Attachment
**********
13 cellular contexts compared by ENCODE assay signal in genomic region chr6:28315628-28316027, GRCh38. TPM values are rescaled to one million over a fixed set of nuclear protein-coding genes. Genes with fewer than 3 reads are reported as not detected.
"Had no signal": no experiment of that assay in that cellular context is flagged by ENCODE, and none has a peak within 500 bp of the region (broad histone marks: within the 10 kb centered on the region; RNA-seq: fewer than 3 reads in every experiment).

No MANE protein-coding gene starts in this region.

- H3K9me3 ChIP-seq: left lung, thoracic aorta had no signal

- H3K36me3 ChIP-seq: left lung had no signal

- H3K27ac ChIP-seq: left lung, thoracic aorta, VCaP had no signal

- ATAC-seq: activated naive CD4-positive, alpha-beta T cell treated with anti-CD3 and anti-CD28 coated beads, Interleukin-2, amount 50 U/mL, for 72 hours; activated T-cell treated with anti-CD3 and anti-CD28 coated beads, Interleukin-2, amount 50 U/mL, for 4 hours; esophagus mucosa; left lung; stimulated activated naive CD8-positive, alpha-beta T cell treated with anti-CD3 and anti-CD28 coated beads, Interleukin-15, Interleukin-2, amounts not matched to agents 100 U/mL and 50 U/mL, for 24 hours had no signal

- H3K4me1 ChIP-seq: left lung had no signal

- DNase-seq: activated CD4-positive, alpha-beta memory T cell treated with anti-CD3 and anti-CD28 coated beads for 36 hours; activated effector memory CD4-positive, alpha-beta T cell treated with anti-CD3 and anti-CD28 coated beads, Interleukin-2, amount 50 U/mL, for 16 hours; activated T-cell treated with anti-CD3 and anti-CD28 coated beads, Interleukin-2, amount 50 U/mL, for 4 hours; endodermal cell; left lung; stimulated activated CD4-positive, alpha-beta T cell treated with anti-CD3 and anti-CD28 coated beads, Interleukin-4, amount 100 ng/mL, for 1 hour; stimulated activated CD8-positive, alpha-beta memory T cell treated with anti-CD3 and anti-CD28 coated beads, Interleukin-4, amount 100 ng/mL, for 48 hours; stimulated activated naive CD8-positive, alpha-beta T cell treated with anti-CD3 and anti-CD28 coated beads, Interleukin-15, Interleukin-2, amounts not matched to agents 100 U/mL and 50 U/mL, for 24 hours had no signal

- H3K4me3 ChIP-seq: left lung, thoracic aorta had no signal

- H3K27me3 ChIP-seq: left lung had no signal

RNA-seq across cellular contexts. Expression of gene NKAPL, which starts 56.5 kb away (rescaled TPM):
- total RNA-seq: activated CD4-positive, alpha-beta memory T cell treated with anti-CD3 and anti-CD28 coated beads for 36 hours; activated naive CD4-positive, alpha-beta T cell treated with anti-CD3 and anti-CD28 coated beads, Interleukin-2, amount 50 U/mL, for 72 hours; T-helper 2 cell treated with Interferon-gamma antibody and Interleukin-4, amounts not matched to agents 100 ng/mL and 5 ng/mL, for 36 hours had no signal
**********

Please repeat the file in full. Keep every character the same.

13 cellular contexts compared by ENCODE assay signal in genomic region chr6:28315628-28316027, GRCh38. TPM values are rescaled to one million over a fixed set of nuclear protein-coding genes. Genes with fewer than 3 reads are reported as not detected.
"Had no signal": no experiment of that assay in that cellular context is flagged by ENCODE, and none has a peak within 500 bp of the region (broad histone marks: within the 10 kb centered on the region; RNA-seq: fewer than 3 reads in every experiment).

No MANE protein-coding gene starts in this region.

- H3K9me3 ChIP-seq: left lung, thoracic aorta had no signal

- H3K36me3 ChIP-seq: left lung had no signal

- H3K27ac ChIP-seq: left lung, thoracic aorta, VCaP had no signal

- ATAC-seq: activated naive CD4-positive, alpha-beta T cell treated with anti-CD3 and anti-CD28 coated beads, Interleukin-2, amount 50 U/mL, for 72 hours; activated T-cell treated with anti-CD3 and anti-CD28 coated beads, Interleukin-2, amount 50 U/mL, for 4 hours; esophagus mucosa; left lung; stimulated activated naive CD8-positive, alpha-beta T cell treated with anti-CD3 and anti-CD28 coated beads, Interleukin-15, Interleukin-2, amounts not matched to agents 100 U/mL and 50 U/mL, for 24 hours had no signal

- H3K4me1 ChIP-seq: left lung had no signal

- DNase-seq: activated CD4-positive, alpha-beta memory T cell treated with anti-CD3 and anti-CD28 coated beads for 36 hours; activated effector memory CD4-positive, alpha-beta T cell treated with anti-CD3 and anti-CD28 coated beads, Interleukin-2, amount 50 U/mL, for 16 hours; activated T-cell treated with anti-CD3 and anti-CD28 coated beads, Interleukin-2, amount 50 U/mL, for 4 hours; endodermal cell; left lung; stimulated activated CD4-positive, alpha-beta T cell treated with anti-CD3 and anti-CD28 coated beads, Interleukin-4, amount 100 ng/mL, for 1 hour; stimulated activated CD8-positive, alpha-beta memory T cell treated with anti-CD3 and anti-CD28 coated beads, Interleukin-4, amount 100 ng/mL, for 48 hours; stimulated activated naive CD8-positive, alpha-beta T cell treated with anti-CD3 and anti-CD28 coated beads, Interleukin-15, Interleukin-2, amounts not matched to agents 100 U/mL and 50 U/mL, for 24 hours had no signal

- H3K4me3 ChIP-seq: left lung, thoracic aorta had no signal

- H3K27me3 ChIP-seq: left lung had no signal

RNA-seq across cellular contexts. Expression of gene NKAPL, which starts 56.5 kb away (rescaled TPM):
- total RNA-seq: activated CD4-positive, alpha-beta memory T cell treated with anti-CD3 and anti-CD28 coated beads for 36 hours; activated naive CD4-positive, alpha-beta T cell treated with anti-CD3 and anti-CD28 coated beads, Interleukin-2, amount 50 U/mL, for 72 hours; T-helper 2 cell treated with Interferon-gamma antibody and Interleukin-4, amounts not matched to agents 100 ng/mL and 5 ng/mL, for 36 hours had no signal